Matt Ryan the baseball fan is rooting for his hometown Phillies in the World Series. But come Sunday, Matt Ryan the rookie quarterback will have no such hometown loyalties.
A native of Exton, Pa., Ryan will lead the upstart Atlanta Falcons into Lincoln Financial Field against the Eagles in a key conference matchup.
"It's exciting to come home and play in front of the crowd that I kind of grew up a part of," Ryan said Wednesday during a conference call with Philadelphia reporters. "But at the same time, I've got to play a game on Sunday and that's the most important part. There will be plenty of time in the offseason to catch up with my family and friends. But this week, it's about playing the Philadelphia Eagles."
Selected third overall in April's draft, Ryan has demonstrated remarkable poise through his first six NFL games, leading the Falcons to a 4-2 record with a NFL rookie-leading 82.9 passer rating. In fact, Ryan became the first rookie quarterback in the NFL to start his first six games under center and win at least four since the NFL merger took place in 1970.
"It's tough to have expectations coming in because you're just not sure what you're getting yourself into in terms of the NFL," Ryan said. "With that said, I think that I had a lot of confidence in myself and my abilities. That was my goal, as I think everybody's goal is when they come out and compete, is to be the guy on the field and to be playing from the first snap. That was kind of my goal."
A week after he directed a 27-24 upset win over the Packers at Lambeau Field, Ryan established himself as one who could also deliver late-game heroics.
With six seconds remaining in an Oct. 12 game against Chicago, Ryan completed a 26-yard pass to wide receiver Michael Jenkins to set up the game-winning field goal in Atlanta's 22-20 victory. It was part of Ryan's first career 300-yard passing game and at the expense of the Bears' defense, one of the league's better units.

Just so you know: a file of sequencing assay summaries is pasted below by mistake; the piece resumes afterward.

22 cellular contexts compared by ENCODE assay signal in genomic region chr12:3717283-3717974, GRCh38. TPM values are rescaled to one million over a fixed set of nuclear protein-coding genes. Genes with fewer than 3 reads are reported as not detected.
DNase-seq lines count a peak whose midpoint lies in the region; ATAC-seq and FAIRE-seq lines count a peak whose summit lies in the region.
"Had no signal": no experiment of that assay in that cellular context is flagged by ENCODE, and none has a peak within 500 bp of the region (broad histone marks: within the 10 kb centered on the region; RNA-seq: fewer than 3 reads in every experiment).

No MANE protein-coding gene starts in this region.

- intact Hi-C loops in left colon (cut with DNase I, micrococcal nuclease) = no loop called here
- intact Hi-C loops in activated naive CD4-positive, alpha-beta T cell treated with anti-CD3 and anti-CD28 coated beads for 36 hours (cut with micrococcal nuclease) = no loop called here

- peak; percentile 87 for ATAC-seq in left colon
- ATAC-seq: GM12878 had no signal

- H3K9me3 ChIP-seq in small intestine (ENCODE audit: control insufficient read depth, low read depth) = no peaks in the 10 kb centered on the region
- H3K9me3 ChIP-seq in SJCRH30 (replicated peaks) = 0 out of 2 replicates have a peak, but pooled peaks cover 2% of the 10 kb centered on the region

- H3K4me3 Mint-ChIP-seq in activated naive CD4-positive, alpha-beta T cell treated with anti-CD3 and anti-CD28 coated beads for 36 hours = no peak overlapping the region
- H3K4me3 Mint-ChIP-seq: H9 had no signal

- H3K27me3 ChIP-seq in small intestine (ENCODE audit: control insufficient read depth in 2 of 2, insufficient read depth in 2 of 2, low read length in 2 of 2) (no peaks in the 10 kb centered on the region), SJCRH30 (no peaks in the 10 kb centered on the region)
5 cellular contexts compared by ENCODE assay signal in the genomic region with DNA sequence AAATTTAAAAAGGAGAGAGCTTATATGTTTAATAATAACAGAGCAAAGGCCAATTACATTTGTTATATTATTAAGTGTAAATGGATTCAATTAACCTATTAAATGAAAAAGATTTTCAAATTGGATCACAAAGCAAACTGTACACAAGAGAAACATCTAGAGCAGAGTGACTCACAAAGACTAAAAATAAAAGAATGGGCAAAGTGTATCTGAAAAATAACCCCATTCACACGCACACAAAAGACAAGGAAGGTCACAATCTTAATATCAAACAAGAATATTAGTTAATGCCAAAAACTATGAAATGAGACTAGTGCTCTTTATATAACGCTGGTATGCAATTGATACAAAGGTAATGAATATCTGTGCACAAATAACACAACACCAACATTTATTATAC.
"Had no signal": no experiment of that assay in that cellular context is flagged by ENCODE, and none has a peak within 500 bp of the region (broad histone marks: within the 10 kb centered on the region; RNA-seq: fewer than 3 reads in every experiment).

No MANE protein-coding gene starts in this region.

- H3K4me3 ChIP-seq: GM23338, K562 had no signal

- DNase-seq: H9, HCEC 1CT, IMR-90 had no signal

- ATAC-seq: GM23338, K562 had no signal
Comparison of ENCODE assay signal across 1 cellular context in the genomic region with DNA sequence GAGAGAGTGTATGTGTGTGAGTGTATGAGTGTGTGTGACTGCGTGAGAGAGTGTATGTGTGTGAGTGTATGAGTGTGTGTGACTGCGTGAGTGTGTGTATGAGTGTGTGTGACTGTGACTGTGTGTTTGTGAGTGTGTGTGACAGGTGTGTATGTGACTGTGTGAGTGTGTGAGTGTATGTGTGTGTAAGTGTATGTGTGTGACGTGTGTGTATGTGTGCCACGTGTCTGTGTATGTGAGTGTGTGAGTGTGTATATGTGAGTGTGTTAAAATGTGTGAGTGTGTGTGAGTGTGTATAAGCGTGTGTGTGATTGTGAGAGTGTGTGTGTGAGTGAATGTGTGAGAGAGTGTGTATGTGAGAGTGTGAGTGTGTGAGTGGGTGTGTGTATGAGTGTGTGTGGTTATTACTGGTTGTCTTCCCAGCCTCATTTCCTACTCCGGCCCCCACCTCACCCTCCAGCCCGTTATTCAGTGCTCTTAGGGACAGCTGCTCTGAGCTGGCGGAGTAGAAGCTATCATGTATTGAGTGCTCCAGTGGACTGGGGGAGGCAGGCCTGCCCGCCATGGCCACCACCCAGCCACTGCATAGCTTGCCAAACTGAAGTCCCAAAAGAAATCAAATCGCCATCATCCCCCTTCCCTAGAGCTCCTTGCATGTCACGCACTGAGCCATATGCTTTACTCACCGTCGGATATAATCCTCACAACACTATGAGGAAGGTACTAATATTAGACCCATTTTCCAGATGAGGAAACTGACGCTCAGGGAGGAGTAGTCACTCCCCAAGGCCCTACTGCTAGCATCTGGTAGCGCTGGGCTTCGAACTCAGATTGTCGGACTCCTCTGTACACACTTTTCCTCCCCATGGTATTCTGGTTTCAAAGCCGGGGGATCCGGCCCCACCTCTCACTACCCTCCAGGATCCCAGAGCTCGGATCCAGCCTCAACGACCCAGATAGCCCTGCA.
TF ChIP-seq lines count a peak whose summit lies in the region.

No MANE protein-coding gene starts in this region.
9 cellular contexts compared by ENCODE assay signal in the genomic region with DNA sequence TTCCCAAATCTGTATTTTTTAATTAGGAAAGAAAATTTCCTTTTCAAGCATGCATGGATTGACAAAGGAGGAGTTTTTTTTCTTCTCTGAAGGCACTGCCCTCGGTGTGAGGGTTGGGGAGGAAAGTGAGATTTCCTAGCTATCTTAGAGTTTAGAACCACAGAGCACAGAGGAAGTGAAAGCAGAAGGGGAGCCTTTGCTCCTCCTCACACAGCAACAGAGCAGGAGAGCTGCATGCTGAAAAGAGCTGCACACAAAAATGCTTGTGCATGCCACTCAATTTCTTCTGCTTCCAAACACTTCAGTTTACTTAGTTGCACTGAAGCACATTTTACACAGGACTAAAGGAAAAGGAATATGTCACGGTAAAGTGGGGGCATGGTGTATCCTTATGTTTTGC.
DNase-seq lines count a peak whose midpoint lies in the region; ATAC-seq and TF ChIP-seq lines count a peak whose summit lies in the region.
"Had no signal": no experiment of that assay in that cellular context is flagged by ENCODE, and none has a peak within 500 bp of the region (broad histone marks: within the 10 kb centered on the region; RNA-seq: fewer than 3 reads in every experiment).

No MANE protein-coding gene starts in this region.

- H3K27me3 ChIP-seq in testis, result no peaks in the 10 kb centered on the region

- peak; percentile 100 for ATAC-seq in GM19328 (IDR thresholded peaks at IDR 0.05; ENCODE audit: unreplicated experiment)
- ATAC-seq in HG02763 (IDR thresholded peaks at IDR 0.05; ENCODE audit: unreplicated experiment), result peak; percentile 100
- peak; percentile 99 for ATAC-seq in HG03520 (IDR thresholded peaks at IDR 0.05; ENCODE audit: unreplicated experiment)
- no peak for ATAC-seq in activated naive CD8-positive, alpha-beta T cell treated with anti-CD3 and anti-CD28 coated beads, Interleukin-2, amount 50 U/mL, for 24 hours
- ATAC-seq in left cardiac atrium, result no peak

Through six games this season, Ryan has completed 93 of 161 passes for 1,164 yards and five touchdowns, numbers that rank him among the top 10 quarterbacks in the league in most categories.
"Matt is very diligent in his preparation," said Falcons head coach Mike Smith. "He works extremely hard and I think our off coaching staff has done a wonderful job preparing him and putting together game plans where not only does he have a chance to succeed, but our entire offense has a chance to be efficient."
Ryan has had the benefit of a potent ground game paced by Michael Turner, who ranks third in the NFC with 597 rushing yards and averages 99.5 yards per game. Ryan has also developed a nice pitch-and-catch relationship with receiver Roddy White, as well as Jenkins.
But Ryan, it seems, is most effective when the ground game is on track. Turner has been limited to a mere 98 yards on 32 carries in Atlanta's two losses. Subsequently, Ryan has completed 45.9 percent of his passes for 316 yards and two interceptions in those two defeats.